Turning Cash Into E-Cash

ZipZap aims to serve the unbanked, the uncarded, and people who would just rather use cash

2 min read
Turning Cash Into E-Cash

This month, Spectrum published a special issue on the decline of cash, as we watch more and more transactions go digital. We admitted, however, that it’s going to be tough to let go of cash entirely, because nothing offers so much privacy, for one. And no one has really solved the question of what will happen to the unbanked, that is, people with minimal incomes or other issues that prevent them from maintaining a bank account or getting a credit card.

So cash continues, in spite of the technologies that are reducing how much cash we carry and how often we use it.

In our special issue, “The Last Days of Cash,” we explore what it’s like to try to live without cash. Pretty tough. We didn’t take on the mirror-image problem of what it’s like to try to just use cash. Turns out that’s pretty tough as well; it’s a little tricky to shop online with it, or to trade it for virtual goods. It’s sometimes possible; eBay, for example, allows some, but not all, purchases to be processed by money order. But it’s not easy. And just figuring out if it’s possible at a particular online retailer is tough enough to pretty much discourage online shopping with cash.

I didn’t really think anyone was trying to fix this problem, to make a bridge between the cash economy and the online world, until I met the folks from startup ZipZap at Launch Silicon Valley this week. They think they know how to create a complete, international, system for enabling cash payments for online transactions, and have gotten pretty far along implementing it.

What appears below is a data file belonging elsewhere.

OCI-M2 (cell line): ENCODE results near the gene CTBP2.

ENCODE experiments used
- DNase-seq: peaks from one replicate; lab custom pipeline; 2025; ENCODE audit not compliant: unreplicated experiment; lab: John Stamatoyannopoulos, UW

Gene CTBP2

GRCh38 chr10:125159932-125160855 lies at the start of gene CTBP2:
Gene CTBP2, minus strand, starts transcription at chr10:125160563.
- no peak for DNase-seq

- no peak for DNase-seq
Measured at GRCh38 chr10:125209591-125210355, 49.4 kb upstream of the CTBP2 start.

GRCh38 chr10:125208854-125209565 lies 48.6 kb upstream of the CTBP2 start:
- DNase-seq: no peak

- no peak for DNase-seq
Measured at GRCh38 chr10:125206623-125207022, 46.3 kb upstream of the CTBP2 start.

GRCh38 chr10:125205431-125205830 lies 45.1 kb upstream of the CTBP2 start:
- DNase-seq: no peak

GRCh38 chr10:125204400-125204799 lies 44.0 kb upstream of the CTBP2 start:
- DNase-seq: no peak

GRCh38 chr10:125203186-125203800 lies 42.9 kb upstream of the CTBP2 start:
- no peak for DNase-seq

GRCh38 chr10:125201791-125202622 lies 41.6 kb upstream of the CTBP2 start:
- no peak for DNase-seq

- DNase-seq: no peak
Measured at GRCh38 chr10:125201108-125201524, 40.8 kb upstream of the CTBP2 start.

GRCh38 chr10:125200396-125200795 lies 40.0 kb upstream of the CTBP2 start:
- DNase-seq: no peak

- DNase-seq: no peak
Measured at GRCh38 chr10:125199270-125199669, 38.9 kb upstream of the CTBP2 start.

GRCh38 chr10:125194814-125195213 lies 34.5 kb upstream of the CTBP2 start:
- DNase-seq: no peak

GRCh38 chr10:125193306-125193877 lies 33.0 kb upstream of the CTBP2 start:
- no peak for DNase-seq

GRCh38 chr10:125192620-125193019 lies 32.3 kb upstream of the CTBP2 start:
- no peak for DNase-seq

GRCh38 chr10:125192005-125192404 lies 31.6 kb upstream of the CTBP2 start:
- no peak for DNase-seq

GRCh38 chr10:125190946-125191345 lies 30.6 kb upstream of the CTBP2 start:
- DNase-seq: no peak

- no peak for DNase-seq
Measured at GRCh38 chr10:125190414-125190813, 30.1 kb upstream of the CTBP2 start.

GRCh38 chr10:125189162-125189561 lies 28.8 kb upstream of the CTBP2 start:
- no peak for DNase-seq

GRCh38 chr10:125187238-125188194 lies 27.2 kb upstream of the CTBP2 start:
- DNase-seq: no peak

Here’s how it works. Participating online retailers include a “cash” option on their checkout screen; clicking on that link takes them to ZipZap’s network which generates a voucher detailing the payment. The user prints out the voucher and takes it to a nearby retailer—CVS, Walmart, and 7-11 are already participants—where he hands over the voucher and the cash. The local store sends payment confirmation to ZipZap’s system, which then completes the online transaction. The online retailer sets an expiration date for each type of transactions—a user might have several days to complete a purchase of Facebook credits, for example, but only a few hours to finish buying an airline ticket. Zip Zap’s CEO Alan Safahi says the company is already working with American Airlines, Herbalife, Facebook (in Russia only), and several other companies; it is partnering with companies that already process cash payments from networks of retailers, including MoneyGram in the United States and Cyberplat in Russia. ZipZap is already live, and expects to have a million locations (in the U.S., Russia, and Brazil) accepting payments by the end of this year.

 

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Asad Madni and the Life-Saving Sensor

His pivot from defense helped a tiny tuning-fork prevent SUV rollovers and plane crashes

11 min read
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Asad Madni and the Life-Saving Sensor

In 1992, Asad M. Madni sat at the helm of BEI Sensors and Controls, overseeing a product line that included a variety of sensor and inertial-navigation devices, but its customers were less varied—mainly, the aerospace and defense electronics industries.

And he had a problem.

The Cold War had ended, crashing the U.S. defense industry. And business wasn’t going to come back anytime soon. BEI needed to identify and capture new customers—and quickly.

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